The builders were future members of the Blumsberi group of artists and writers, including Virginia Woolf.

7. THE CASE OF TOAD (1926)

Austrian scientist Paul Kamerer was an advocate of a theory called Lamarckianism, which propagates that a person with a hereditary physical defect, such as limping, can have dramatic consequences on evolution.

To prove his theory, Kamerer conducted an experiment. Most toads have black, feathery lumps on their feet that help them stay on wet surfaces more easily. The cameraman stated that one type of toad does not exist because it lives only on land and therefore does not need parts that will prevent it from slipping. He believed that these growths would appear to her if she mated with other frogs that live in the water.

After several years of trying to develop a new species that would be “promoted” in relation to his relatives, he announced that it had finally come to fruition and that the scabs had sprouts that they otherwise did not have.

However, curator of the American Museum of Natural History Dr. G.K. Noble investigated Camer’s experiment and found that the new generation of toad had no black stain after all, and that Kamer had just injected ink into the frog’s skin.

Declaring himself a fraudster, he stated that he was innocent and had been placed by laboratory technicians.

Kamerer took his own life because of this ruthless incident.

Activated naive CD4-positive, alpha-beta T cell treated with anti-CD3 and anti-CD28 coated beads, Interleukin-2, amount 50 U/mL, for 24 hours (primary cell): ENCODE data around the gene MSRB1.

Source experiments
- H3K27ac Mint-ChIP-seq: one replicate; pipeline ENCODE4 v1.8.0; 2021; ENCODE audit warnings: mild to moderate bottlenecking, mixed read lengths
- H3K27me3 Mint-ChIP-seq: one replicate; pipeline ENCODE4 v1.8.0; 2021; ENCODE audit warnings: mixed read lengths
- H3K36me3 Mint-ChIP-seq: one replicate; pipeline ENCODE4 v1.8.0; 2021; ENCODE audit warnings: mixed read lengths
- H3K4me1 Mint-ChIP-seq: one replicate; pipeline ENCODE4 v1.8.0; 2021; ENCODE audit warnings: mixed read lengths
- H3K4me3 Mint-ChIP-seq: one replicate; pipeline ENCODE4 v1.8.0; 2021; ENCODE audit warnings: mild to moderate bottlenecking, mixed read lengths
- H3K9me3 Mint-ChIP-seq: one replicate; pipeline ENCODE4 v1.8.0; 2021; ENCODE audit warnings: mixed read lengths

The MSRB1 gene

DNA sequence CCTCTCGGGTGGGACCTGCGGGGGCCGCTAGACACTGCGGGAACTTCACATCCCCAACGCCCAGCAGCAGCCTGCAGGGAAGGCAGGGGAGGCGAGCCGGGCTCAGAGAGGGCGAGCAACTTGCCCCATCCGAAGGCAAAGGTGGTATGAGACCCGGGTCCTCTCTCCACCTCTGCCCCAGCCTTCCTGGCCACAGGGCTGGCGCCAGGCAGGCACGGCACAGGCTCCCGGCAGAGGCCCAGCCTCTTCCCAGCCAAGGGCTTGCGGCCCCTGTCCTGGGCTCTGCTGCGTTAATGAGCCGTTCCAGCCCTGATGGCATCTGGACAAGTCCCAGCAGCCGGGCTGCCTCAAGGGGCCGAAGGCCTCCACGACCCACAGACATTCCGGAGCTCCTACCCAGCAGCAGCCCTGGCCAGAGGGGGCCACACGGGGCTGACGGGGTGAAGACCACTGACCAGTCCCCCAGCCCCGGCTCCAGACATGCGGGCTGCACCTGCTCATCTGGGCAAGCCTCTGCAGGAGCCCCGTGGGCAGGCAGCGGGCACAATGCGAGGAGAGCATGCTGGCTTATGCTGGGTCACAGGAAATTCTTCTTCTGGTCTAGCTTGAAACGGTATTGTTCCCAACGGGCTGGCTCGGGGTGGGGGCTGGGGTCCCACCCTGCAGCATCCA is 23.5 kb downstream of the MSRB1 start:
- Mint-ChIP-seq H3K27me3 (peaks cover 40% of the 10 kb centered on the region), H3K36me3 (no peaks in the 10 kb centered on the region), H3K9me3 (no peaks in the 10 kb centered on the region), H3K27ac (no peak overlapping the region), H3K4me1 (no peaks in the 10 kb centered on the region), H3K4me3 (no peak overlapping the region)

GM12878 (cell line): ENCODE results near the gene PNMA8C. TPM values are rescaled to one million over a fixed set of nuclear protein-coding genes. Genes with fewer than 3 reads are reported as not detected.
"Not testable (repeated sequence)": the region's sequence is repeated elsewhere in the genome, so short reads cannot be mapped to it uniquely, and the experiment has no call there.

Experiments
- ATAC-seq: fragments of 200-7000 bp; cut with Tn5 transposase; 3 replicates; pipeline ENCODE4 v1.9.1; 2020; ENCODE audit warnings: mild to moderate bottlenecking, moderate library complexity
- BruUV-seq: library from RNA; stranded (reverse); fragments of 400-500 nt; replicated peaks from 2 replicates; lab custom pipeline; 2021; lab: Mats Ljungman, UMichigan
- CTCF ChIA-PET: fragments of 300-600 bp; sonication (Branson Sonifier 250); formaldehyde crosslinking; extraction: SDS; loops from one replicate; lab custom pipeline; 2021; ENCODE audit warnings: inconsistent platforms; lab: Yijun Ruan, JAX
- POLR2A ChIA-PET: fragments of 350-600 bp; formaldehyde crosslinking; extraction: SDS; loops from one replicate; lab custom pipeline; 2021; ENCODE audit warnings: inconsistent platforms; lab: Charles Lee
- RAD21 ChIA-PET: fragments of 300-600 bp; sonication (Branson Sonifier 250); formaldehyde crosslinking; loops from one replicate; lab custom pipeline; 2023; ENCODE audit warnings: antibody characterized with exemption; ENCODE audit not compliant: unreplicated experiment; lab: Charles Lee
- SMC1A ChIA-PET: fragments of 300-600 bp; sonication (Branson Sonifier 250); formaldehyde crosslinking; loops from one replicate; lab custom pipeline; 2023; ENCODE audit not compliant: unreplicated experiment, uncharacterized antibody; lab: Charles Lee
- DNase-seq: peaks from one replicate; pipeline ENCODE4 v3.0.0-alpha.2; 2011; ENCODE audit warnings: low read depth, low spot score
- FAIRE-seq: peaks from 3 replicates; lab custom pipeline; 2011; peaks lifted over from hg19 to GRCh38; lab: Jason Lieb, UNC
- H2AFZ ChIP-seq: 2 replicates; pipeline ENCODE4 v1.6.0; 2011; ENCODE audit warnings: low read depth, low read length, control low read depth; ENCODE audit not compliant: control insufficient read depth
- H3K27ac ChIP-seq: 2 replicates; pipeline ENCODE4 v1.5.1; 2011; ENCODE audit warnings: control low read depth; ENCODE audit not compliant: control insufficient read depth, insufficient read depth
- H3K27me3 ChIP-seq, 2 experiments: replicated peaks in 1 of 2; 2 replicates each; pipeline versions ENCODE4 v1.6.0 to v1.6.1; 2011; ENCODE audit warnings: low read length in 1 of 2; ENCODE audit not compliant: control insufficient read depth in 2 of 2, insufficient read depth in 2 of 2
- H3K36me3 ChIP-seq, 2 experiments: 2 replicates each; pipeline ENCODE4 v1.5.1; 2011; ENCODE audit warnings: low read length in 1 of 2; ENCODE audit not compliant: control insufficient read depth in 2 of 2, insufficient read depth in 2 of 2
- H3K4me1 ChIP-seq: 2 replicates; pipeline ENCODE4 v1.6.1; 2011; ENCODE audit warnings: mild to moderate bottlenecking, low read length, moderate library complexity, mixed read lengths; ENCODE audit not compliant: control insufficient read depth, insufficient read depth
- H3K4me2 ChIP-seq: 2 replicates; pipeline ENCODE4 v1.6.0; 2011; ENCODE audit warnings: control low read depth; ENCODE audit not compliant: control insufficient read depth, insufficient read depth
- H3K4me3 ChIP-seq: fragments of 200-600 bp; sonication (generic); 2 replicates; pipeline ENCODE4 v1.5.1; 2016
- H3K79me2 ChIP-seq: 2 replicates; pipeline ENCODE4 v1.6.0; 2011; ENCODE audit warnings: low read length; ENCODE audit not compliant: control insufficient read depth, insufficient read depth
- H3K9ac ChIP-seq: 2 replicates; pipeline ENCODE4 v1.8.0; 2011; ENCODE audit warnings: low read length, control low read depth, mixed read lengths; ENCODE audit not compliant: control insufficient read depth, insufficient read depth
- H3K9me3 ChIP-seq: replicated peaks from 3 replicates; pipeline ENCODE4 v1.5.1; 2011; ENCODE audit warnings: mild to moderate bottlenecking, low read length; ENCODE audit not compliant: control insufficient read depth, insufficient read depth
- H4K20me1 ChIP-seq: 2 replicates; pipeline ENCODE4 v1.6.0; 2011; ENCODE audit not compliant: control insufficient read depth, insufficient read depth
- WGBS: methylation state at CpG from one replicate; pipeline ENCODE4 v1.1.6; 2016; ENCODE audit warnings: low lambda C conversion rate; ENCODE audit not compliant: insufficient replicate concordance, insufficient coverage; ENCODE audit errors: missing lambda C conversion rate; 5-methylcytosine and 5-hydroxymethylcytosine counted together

American author Paul Jordan Smith decided to have fun after pictures of his wife came under sharp criticism. One day in 1924, he took a brush and a canvas into his hands and drew a man holding a banana. That night he lay down to sleep like Smith, and he woke up as Russian artist Pavel Jerdanovich.

In 1925, Smith exhibited a painting under a false name at an exhibition of solo artists. Critics liked the image and even compared it to Gogen. Jerdanovich soon became a very well-known and respected artist, claiming to be the founder of the Desumbration Art School.

After four pictures and a whole series of praise and support, Smith was fed up. The Times admitted to its fraud in 1927. He was declared a fraud and plagiarist.


The Hammerstein Victoria Theater on Broadway has advertised a woman named Suspect Sue, who allegedly appeared on stage in breaks of performances. An advertising challenge called on the crowd to laugh at Sue and take her home for $ 1,000.

People came from all over America to try to make Sue laugh, but no one succeeded in this end. The next season, the commercial is off. Then and only then did the advertisers admit to fraud. Constrained Sue suffered from facial paralysis and the whole set-up was designed to make people make the most interesting jokes that would later be used for the play.


A farmer, Emily Fradin, 17, cultivated a small piece of land in central France and one hot afternoon told his grandfather that he had found an underground chamber with mysterious artifacts. Soon local archaeologist Antonin Morle came to look at the found. There were various things inside the chamber, from glass bricks to human bones, there was also a ceramic board written in an unknown language.

The news of the invention spread throughout France. The International Archeological Institute visited the site and found the artifacts to be false. However, in a few months a group of other archaeologists determined that the artifacts were real remains of the Neolithic period. The denial and confirmation continued until 1980, during which time Fradin successfully sued officials at the Louvre Museum for defamation, and he was charged with fraud.